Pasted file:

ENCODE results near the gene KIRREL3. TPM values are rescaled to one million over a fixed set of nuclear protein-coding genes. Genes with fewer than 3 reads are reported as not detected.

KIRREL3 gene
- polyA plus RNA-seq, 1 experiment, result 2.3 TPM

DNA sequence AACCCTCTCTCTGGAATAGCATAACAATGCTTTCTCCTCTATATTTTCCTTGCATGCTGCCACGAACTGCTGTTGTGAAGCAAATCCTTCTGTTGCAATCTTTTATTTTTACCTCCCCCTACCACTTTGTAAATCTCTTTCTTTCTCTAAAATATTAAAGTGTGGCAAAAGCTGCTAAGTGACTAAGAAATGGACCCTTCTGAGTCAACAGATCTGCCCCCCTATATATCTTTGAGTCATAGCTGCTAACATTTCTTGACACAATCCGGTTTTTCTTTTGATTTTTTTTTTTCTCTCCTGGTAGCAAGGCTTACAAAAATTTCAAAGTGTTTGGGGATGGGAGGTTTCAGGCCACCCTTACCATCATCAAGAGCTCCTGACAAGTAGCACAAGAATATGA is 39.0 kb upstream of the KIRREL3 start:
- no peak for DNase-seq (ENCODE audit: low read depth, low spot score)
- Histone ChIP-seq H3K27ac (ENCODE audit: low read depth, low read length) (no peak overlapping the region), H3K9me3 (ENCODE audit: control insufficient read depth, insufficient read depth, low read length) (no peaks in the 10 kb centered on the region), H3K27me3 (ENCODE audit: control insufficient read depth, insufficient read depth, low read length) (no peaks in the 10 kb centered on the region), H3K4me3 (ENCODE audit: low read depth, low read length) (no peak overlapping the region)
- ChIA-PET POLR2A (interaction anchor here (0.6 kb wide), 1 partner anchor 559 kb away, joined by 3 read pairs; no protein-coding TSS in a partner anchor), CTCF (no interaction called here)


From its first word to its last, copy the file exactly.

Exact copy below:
ENCODE results near the gene KIRREL3. TPM values are rescaled to one million over a fixed set of nuclear protein-coding genes. Genes with fewer than 3 reads are reported as not detected.

KIRREL3 gene
- polyA plus RNA-seq, 1 experiment, result 2.3 TPM

DNA sequence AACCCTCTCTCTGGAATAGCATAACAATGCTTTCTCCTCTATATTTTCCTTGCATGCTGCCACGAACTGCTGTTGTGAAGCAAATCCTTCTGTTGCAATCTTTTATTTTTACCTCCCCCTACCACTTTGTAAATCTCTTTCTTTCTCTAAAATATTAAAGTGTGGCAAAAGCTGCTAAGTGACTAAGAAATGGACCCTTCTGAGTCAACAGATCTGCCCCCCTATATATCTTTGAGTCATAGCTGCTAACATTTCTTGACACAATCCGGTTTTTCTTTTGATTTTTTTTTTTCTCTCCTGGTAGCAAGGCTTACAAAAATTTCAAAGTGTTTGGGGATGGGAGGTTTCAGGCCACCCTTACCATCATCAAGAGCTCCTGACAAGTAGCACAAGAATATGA is 39.0 kb upstream of the KIRREL3 start:
- no peak for DNase-seq (ENCODE audit: low read depth, low spot score)
- Histone ChIP-seq H3K27ac (ENCODE audit: low read depth, low read length) (no peak overlapping the region), H3K9me3 (ENCODE audit: control insufficient read depth, insufficient read depth, low read length) (no peaks in the 10 kb centered on the region), H3K27me3 (ENCODE audit: control insufficient read depth, insufficient read depth, low read length) (no peaks in the 10 kb centered on the region), H3K4me3 (ENCODE audit: low read depth, low read length) (no peak overlapping the region)
- ChIA-PET POLR2A (interaction anchor here (0.6 kb wide), 1 partner anchor 559 kb away, joined by 3 read pairs; no protein-coding TSS in a partner anchor), CTCF (no interaction called here)